Second on the economical perspective: the cost of living is high in Portugal! Everyone argues that "okay, you have a bigger salary but the cost of living is MUCH HIGHER". This as we say in Portuguese is "atirar areia para os olhos" (throwing sand at someones eyes) and it's an illusion that everyone has. I agree the cost is higher, but not that higher unless you compare Lisbon with London. However, compare Lisbon with Stockholm, Berlin or Paris - maybe we'll have different conclusions.

    Socially, there's a growing sense of insecurity that we're going through in Portugal now. It was not a reason that lead me to leave the country, but now it is a reason that has a certain relevance when I think if I should go back.

    Also, our working culture is not based on meritocracy. There were few times I heard my manager saying to me "Good job Paulo!". I would instead hear "You just did your job" (Não fizeste mais que o teu trabalho). This doesn't keep people motivated. However, I believe it is better now than 20 years ago. Management and newly hired are much more closer personally nowadays than before.

    Sorry for having kept the text so long, but I could go on and on for hours about this. I'm also sorry that I'm not supporting any of my suppositions with empirical data, but maybe there's material in this comment for further blog posts.

    And a final thought...

    Personally, I don't think about going back. I might leave Sweden, but there's more of the world to experience.

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  2. More than the actual emigration figures, particularly those pertaining to qualified graduates, what surprises me most is realizing that the figures seem to be much lower for most countries in Eastern Europe. I honestly don't believe skilled Romanian professional emigrate any less than qualifed Portuguese qualified professionals. Was the data of the Docquier and Marfouk study obtained prior to the inclusion of the Eastern block in the EU? There is obviously a bias there if the data was prior to 2004, as it was much more difficult for people from those countries to move around prior to joining the EU.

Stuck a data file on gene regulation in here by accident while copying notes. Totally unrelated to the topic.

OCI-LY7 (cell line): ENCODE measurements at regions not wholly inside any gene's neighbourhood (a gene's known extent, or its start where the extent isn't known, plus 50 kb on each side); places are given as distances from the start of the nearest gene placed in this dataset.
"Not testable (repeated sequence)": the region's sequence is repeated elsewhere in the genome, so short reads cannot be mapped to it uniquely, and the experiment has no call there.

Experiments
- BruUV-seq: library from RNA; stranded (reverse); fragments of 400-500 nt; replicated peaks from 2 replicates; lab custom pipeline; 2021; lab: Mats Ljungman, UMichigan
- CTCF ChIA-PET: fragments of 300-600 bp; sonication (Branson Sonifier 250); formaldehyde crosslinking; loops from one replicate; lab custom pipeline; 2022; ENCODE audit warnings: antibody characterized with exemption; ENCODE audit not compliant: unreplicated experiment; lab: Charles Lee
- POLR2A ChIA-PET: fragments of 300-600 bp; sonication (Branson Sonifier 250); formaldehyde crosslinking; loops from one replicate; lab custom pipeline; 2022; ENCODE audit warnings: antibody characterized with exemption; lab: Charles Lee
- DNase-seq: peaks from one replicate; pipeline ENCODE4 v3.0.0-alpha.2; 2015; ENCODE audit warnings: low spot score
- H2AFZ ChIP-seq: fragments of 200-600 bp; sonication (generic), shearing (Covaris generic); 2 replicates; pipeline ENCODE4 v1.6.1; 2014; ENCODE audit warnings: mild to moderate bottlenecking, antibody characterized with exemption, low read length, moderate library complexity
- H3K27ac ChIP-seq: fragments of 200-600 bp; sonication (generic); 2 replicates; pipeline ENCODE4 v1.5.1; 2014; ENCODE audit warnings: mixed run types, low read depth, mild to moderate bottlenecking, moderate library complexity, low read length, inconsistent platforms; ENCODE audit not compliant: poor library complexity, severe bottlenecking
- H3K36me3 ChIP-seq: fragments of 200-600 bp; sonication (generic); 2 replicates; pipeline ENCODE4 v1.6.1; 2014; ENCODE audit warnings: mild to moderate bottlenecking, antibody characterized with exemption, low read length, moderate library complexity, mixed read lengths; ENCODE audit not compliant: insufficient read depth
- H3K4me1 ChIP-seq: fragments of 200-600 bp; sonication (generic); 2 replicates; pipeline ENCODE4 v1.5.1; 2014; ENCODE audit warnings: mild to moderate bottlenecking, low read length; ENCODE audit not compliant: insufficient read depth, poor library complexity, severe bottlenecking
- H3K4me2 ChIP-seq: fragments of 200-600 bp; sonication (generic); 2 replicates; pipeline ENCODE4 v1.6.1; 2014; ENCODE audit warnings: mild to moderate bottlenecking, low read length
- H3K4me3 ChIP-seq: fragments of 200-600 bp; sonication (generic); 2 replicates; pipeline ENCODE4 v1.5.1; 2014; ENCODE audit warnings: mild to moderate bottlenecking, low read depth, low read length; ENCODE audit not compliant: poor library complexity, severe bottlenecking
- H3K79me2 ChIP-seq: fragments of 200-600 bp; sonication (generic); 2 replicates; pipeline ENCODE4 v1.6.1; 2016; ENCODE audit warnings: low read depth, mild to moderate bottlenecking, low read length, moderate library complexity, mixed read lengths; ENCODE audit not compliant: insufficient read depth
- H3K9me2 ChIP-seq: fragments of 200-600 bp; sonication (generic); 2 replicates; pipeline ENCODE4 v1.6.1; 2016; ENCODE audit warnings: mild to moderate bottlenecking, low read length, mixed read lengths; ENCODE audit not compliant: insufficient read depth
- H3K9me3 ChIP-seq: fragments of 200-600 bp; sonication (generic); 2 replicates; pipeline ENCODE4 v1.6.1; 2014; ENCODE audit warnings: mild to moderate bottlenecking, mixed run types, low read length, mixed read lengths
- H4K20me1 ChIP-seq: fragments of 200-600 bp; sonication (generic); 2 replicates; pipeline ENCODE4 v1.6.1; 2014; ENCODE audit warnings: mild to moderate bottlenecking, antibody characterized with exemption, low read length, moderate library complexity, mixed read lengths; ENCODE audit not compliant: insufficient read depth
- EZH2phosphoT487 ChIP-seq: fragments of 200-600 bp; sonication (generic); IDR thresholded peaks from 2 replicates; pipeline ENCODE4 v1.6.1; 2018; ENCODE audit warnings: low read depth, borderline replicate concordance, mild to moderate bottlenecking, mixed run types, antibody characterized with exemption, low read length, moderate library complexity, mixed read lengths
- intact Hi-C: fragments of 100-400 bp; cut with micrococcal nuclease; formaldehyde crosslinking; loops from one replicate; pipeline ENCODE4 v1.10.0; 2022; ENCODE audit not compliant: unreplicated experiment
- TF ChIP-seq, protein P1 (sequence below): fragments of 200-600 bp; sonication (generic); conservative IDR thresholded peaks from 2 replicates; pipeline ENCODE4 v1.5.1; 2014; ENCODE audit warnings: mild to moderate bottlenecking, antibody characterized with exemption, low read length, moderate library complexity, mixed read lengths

I am also very skeptical emigration from highly developed OECD countries. People from the most developed countries in Europe have traditionally always been used to travel and spend time overseas due perhaps to greater openness and higher purchasing power to travel. For example, many UK secondary school graduates traditionally like to embark on a gap year of travelling and working overseas before going to school, and out of tradition and culture, many UK, Dutch or German people are keen to carry out voluntary work in developing countries, particularly in the medical field. So it is hard to measure the emigration outcomes if people from the most developed countries emigrate and like to emigrate a lot as well, albeit for possibly different reasons and just temporarily. How do you account these biases in the overall picture?

    Furthermore, many Portuguese people, for cultural reasons have always had aversion to leaving the homeland and family behind, so even today, a lot of skilled professionals are not leaving not for lack of opportunities, but because of cultural reasons.

    Finally,when we're talking of emigration today, what are we exactly talking about? How do you measure emigration now? Emigration is a more complex phenomenon to study nowadays than it was 40 years ago, because there are so many more differing patterns of emigration than in the 60's or 70's, where the vast majority of people who emigrated did it because of economical reasons. With low cost flights and free mobility across the EU, it is "tempting" to emigrate, but if I go to Germany or Sweden, for example, to do some training for one month, and then come back to Portugal, did that count as emigration? I still see mostly temporary, short-term emigration among skilled Portuguese professionals happening, so should I worry about that? No, these people will bring back new and better skills and knowledge. What I worry about is long-term emigration of skilled Portuguese professionals, but do we have methodologies available to analyse more in depth the phenomenon of emigration?